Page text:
“The Cross is the way to Paradise, but only when it is borne willingly.”

— St. Paul of the Cross

**

“There was much in the Magdalen that she had never used, perhaps never dreamed of, until she came to our Lord. He revealed to her the secret of true self-development, which is another word for sanctity. And she found under His guidance that everything in her had henceforth to be used, and used in a fuller and richer way than she had ever imagined possible. It was in no narrow school of self-limitation, in no morbid school of false asceticism, that this poor sinner was educated in the principles of sanctity, but in the large and merciful school of Him who has been ever since the hope of the hopeless, the friend of publicans and sinners; who knows full well that what men need is not to crush and kill their powers, but to find their true use and to use them; that holiness is not the emptying of life, but the filling; that despair has wrapped its dark cloud around many a soul because it found itself in possession of powers that it abused and could not destroy and did not know how to use. Christ taught them the great and inspiriting doctrine ‘I am not come to destroy, but to fulfill.'”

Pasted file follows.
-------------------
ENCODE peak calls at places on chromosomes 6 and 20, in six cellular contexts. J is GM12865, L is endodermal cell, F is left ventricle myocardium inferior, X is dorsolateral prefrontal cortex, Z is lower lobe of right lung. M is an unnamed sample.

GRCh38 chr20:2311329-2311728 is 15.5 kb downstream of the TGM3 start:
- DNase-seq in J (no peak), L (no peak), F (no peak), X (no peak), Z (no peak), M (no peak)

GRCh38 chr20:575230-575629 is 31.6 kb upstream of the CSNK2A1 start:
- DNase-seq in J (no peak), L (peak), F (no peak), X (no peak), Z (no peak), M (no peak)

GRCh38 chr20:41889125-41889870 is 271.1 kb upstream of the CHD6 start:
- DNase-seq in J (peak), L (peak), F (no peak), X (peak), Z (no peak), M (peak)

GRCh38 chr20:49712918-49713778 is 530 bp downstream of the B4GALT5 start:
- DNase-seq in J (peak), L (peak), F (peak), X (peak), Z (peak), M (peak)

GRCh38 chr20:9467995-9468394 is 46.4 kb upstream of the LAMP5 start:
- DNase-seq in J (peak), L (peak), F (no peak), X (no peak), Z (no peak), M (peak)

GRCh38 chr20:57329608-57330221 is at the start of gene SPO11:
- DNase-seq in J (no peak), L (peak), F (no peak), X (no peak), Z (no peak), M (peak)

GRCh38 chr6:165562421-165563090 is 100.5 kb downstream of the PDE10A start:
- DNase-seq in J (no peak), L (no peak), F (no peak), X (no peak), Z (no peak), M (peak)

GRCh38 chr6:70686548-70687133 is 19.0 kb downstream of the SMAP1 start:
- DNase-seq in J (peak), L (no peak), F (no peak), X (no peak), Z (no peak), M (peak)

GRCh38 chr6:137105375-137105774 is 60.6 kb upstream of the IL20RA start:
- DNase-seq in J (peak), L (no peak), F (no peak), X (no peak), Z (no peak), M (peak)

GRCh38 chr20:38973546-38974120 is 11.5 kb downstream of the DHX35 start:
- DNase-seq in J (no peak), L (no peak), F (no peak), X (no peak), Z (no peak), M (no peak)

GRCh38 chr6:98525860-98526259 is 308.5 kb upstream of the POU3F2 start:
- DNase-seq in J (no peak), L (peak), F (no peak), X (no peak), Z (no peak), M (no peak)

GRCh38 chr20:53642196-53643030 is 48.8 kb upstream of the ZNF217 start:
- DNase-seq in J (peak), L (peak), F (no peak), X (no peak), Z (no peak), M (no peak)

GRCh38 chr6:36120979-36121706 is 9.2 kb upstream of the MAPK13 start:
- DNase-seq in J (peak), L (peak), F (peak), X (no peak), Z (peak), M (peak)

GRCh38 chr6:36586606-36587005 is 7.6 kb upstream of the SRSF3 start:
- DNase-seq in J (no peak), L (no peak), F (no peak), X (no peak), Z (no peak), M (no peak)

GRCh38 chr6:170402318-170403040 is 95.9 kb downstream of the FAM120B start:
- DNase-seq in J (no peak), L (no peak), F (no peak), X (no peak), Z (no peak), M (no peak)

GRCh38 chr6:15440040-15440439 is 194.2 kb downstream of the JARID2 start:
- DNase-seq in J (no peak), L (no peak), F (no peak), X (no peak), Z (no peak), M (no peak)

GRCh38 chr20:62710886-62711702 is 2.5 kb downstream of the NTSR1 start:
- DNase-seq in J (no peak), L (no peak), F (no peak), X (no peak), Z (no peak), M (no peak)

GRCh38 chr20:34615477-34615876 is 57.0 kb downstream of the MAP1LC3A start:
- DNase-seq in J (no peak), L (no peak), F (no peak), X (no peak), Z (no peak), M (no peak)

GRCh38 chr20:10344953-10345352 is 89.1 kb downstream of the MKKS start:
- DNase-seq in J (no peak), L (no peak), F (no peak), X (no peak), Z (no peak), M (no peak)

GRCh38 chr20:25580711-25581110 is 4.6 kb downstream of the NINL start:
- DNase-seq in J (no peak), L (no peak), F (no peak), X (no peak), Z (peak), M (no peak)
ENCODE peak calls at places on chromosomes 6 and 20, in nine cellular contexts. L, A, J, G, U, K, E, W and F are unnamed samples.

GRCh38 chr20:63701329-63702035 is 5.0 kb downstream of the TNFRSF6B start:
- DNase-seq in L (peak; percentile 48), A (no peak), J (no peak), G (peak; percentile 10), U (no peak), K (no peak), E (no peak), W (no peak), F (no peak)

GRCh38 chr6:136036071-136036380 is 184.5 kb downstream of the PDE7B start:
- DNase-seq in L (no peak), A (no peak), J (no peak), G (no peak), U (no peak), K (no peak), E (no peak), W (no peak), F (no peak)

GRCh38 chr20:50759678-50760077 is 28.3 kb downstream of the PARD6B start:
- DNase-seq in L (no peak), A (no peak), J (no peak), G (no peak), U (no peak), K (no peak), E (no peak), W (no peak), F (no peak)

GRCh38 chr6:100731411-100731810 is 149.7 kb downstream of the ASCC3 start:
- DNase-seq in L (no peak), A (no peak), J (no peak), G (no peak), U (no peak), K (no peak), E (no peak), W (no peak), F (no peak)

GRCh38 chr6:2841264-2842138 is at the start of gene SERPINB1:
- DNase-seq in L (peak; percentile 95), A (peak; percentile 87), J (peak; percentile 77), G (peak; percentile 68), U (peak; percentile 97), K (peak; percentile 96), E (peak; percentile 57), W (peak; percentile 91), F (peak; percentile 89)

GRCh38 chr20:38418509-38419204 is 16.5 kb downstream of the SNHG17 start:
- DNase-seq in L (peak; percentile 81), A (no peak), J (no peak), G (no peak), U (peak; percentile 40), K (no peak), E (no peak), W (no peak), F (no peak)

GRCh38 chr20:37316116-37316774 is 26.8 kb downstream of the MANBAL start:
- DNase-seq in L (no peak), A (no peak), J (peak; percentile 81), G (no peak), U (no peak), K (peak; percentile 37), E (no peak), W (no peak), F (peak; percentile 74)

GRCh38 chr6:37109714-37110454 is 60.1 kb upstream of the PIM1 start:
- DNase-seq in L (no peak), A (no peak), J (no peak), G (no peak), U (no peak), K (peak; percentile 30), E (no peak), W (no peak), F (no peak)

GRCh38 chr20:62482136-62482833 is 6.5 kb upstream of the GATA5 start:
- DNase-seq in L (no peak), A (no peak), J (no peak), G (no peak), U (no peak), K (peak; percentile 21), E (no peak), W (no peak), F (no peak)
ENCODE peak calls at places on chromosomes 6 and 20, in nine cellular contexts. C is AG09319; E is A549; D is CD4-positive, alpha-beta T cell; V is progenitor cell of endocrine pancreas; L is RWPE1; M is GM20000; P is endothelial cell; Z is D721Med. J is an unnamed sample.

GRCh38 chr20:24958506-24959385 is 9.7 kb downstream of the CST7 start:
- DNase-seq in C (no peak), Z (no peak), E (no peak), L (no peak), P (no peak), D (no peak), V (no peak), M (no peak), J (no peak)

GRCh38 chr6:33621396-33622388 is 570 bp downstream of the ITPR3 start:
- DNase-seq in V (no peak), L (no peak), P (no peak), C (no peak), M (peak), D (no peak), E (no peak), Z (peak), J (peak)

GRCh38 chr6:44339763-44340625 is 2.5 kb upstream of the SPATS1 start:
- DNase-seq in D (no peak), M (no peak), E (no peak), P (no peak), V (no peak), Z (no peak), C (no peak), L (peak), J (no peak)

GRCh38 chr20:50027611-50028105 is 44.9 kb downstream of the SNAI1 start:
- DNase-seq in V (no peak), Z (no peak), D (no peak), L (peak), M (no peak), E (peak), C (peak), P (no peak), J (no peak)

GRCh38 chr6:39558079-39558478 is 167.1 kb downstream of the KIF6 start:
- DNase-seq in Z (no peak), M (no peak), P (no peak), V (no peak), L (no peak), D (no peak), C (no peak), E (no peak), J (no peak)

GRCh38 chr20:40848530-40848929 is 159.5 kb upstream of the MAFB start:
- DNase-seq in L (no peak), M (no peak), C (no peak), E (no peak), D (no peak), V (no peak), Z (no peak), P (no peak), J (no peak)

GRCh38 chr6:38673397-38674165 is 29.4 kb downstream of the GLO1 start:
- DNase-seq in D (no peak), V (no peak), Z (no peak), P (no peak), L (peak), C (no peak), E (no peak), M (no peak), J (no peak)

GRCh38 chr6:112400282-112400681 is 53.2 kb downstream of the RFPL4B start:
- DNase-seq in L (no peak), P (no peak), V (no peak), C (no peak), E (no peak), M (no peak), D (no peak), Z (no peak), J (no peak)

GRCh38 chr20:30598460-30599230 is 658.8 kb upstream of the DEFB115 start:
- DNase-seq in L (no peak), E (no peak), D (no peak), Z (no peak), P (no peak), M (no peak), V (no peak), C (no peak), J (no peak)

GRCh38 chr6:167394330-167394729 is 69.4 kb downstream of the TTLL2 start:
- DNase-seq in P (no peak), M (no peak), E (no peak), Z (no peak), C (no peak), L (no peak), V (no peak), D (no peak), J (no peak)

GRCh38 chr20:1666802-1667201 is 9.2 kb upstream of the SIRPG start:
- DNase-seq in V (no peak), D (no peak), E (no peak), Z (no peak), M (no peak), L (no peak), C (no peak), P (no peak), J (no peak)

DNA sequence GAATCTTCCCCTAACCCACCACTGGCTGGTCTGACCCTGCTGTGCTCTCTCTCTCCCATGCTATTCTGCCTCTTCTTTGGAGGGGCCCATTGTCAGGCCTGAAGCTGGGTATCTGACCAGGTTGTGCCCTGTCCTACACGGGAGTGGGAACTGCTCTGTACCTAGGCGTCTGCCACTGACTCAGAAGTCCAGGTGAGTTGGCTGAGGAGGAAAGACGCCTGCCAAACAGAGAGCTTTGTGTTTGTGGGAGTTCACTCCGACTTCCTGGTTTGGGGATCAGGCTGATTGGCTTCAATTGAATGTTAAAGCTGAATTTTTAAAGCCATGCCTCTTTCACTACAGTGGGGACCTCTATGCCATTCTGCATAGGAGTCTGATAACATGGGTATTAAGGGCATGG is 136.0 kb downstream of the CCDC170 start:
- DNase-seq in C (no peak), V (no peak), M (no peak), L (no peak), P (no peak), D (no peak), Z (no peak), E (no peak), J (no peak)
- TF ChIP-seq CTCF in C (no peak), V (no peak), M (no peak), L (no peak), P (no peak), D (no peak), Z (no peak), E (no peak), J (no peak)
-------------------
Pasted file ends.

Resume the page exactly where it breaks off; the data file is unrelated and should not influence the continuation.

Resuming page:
— Fr. Basil W. Maturin

**

“Father, there are ways in which I have grown quiet. Some hopes and dreams in my heart are too long-awaited, too sacred to be the stuff of idle chatter. Lord, I trust your faithfulness and your goodness and your love. I offer these dreams back to you and entrust them to your care.”

-from Who Does He Say You Are?

“Whoever expresses profound gratitude to God, even for the least benefits received, praises God wondrously, for He, who has granted these benefits, is supremely great. Hence, you ought not to look upon what the Most High has freely and lovingly granted you as something trifling or of little worth. God neither seeks nor asks anything more of us than that we willingly love Him, avoid all that offends Him, and always and everywhere to give Him thanks. God highly values the man who out of true humility belittles and forgets himself, judges himself unworthy of all gifts and benefits, does not flaunt them when received, and does not seek the praise of others. … Blessed is he who humbly accepts afflictions from the hand of God as did Job and offers and abandons himself totally to the divine will. Blessed is he who always seeks to follow that will and chooses whatever is more pleasing to God; he who accepts the worst as the best rejoices when he meets with insult and endures temporal afflictions, knowing they are for his soul’s benefit.”

— Thomas à Kempis

**

“One should not say that it is impossible to reach a virtuous life; but one should say that it is not easy. Nor do those who have reached it find it easy to maintain.”

— St. Anthony of the Desert

**

“Heroes are the ones who are willing to venture out of the safe harbor of what is comfortable and venture into the wild, untamable sea of God’s calling. In other words, the hero’s journey is one of deep virtue.”

-from Deep Adventure

**